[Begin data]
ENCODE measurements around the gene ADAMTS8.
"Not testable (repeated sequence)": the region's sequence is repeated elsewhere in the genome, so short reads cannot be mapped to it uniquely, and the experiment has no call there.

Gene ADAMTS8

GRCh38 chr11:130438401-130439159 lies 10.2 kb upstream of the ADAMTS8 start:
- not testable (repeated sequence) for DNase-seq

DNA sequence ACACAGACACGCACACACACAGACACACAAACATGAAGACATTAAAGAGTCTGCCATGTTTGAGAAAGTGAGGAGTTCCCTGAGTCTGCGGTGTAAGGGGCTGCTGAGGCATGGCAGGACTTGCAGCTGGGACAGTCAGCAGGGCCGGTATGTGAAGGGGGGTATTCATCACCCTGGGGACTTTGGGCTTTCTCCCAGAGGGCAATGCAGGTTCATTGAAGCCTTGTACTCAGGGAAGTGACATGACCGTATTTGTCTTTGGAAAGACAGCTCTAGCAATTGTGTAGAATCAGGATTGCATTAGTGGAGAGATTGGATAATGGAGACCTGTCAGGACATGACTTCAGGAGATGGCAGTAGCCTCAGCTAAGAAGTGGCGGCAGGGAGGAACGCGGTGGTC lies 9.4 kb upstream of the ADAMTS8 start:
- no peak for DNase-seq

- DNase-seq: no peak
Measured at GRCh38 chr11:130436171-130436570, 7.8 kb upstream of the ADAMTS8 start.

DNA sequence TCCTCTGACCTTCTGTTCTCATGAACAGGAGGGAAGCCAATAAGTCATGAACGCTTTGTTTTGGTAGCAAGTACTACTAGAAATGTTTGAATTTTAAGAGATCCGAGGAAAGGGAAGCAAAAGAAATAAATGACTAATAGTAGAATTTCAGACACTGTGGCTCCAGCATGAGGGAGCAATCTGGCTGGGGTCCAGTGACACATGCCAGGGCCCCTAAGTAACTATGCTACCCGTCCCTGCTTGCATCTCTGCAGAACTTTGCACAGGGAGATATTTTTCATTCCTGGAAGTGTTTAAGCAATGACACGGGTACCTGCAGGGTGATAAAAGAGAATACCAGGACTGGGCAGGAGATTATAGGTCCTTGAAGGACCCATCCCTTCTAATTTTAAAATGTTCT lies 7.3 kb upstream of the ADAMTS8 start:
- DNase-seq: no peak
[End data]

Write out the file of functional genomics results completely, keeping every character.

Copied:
ENCODE measurements around the gene ADAMTS8.
"Not testable (repeated sequence)": the region's sequence is repeated elsewhere in the genome, so short reads cannot be mapped to it uniquely, and the experiment has no call there.

Gene ADAMTS8

GRCh38 chr11:130438401-130439159 lies 10.2 kb upstream of the ADAMTS8 start:
- not testable (repeated sequence) for DNase-seq

DNA sequence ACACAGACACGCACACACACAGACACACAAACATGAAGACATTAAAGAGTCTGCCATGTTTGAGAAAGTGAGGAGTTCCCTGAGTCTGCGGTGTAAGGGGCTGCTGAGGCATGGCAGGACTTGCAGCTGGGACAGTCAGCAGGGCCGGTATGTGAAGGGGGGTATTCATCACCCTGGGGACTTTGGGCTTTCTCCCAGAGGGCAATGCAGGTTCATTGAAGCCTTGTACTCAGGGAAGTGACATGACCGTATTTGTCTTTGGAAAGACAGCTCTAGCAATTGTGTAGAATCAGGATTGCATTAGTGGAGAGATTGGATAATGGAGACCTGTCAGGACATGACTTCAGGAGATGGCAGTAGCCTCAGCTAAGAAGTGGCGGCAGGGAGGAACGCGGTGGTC lies 9.4 kb upstream of the ADAMTS8 start:
- no peak for DNase-seq

- DNase-seq: no peak
Measured at GRCh38 chr11:130436171-130436570, 7.8 kb upstream of the ADAMTS8 start.

DNA sequence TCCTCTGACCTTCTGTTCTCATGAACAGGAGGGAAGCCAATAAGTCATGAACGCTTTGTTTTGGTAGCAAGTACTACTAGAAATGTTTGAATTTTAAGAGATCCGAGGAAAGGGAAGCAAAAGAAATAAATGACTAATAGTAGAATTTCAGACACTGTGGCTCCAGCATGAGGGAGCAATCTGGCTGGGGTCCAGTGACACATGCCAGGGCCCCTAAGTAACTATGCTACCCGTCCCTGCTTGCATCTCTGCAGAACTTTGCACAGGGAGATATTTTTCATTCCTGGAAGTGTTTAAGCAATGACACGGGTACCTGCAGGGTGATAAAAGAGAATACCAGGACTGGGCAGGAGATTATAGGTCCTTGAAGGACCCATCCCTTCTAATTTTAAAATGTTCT lies 7.3 kb upstream of the ADAMTS8 start:
- DNase-seq: no peak